Mumbra building collapse: No dignity for the dead in rescue operations
Many of those who died in the Mumbra building collapse were denied dignity in death when rescue officials and authorities dug up bodies from the debris with the aid of JCBs.
Photographs from yesterday’s search operations give unmistakable evidence of the dehumanised send-offs given to victims. Instead of being handled with respect and care, several victims were dug out of debris by JCBs. And while officials try to square the blame on others, MiD DAY questions if it’s time our officials need to change their ways and are given the right kind of training to deal with the bodies.
>> We take maximum precautions during rescue operations to treat the dead in a sensitive manner. But sometimes, an untoward incident occurs. But, no one does it intentionally. - S V Joshi, chief fire officer, BMC
>> In every disaster, rescue personnel are trying to save the lives of those in need. No doubt, the body should have been handled with care but this incident of the body being dug out by a JCB is a mistake and was not done intentionally. It is understood that a body should be treated with respect. The officials on the spot should have covered it with a white cloth and taken it to a hospital. - Official from BMC disaster management cell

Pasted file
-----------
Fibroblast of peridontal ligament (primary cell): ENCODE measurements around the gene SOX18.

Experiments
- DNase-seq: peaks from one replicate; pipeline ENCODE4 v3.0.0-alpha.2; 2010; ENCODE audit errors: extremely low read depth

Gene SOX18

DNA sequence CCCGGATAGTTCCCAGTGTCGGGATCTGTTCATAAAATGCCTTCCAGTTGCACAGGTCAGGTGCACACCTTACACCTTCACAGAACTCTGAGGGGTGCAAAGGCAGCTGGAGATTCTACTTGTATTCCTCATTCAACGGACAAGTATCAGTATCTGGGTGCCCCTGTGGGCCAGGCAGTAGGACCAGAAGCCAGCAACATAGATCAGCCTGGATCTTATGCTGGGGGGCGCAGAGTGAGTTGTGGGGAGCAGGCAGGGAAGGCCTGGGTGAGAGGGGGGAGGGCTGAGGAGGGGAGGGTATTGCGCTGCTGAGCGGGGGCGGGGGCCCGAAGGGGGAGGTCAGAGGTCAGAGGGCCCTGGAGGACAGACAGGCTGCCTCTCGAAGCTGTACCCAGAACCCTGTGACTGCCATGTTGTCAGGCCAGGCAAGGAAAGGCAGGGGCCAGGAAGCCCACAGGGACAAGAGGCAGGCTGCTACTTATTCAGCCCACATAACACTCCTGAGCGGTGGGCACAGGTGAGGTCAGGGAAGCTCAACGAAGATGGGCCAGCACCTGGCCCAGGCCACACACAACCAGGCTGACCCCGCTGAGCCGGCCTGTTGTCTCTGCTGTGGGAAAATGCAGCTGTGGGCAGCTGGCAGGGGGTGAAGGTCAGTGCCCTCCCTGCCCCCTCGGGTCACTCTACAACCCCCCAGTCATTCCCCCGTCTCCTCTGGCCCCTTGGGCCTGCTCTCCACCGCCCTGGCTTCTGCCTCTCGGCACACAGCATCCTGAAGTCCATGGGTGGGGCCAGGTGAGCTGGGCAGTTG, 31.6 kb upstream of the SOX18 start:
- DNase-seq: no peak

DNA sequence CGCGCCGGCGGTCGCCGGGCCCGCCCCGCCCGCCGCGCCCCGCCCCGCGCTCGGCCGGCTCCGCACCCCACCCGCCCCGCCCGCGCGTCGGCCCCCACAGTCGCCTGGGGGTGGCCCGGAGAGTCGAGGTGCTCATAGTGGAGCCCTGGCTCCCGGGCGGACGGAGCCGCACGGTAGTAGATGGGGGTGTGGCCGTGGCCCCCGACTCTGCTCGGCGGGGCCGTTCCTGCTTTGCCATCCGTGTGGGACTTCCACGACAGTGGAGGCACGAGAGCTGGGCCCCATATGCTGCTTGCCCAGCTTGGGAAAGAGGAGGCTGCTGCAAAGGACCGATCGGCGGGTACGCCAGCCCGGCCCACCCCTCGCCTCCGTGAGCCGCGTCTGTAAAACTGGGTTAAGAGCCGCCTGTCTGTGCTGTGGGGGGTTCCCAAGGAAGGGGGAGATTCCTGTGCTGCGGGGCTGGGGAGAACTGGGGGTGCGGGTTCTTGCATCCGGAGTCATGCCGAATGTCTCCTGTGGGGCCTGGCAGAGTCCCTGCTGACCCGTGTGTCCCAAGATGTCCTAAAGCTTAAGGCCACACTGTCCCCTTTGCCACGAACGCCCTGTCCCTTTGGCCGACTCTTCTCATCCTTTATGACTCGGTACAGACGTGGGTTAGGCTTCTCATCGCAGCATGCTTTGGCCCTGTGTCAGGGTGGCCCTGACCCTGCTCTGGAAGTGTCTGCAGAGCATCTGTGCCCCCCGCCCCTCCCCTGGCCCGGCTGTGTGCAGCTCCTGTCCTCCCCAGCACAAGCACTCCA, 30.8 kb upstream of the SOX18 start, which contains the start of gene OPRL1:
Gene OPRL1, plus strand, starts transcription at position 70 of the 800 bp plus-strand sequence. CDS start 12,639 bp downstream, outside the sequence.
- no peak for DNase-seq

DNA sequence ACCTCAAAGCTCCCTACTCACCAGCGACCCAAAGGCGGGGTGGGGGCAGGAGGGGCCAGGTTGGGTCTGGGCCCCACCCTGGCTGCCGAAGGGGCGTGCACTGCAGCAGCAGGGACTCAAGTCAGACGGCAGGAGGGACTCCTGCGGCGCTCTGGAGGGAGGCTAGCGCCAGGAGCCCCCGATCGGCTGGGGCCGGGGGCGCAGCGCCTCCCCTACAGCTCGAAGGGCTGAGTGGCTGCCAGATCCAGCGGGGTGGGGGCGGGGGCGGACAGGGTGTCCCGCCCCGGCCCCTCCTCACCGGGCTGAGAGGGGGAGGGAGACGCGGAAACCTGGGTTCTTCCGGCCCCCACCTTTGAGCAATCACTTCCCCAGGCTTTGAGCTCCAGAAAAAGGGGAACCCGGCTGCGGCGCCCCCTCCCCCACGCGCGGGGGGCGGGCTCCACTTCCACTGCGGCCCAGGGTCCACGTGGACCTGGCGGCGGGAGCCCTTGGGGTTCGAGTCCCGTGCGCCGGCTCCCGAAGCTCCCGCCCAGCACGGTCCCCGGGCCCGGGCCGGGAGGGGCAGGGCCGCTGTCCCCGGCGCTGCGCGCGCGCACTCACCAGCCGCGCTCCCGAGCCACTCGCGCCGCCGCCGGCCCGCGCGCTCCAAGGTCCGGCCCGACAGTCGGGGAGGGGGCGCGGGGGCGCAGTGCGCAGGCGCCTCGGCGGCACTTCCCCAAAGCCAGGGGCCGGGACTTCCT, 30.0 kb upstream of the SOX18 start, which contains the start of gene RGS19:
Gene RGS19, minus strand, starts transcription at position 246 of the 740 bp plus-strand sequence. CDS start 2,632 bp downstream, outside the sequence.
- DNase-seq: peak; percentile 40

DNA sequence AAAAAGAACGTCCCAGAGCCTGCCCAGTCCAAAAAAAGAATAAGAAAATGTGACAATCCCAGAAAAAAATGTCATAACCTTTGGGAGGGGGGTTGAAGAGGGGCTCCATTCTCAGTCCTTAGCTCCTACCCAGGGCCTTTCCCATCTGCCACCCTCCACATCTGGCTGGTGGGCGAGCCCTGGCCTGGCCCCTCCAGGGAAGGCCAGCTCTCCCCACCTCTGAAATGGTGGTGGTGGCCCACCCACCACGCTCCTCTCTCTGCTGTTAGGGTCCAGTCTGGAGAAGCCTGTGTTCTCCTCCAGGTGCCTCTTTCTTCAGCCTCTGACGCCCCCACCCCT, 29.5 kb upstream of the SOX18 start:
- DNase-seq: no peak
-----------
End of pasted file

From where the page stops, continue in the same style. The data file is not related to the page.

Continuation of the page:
>> Using JCBs and bulldozers to dig out people trapped in debris is a very unscientific method. When the rescue operators saw this, they should have immediately halted work and should have manually lifted the body. The need of the hour is officials and volunteers in rescue operations should be given specific training and precautions should be taken while pulling out victims. - Dr Ketan Vagholkar, professor of surgery, DY Patil Medical College
>> It is of utmost importance that locals who volunteer in rescue operations during such incidents be given basic training in handling victims. Special care should be taken if victims have abdominal injuries and spinal injuries. Pulling them or handling them in a rough manner would only aggravate injuries. Sometimes due to wrong handling, victims’ injuries that can be reversed, become permanent. - Dr Pradeep Bhosale, professor and head of the Department (Orthopaedic), KEM hospital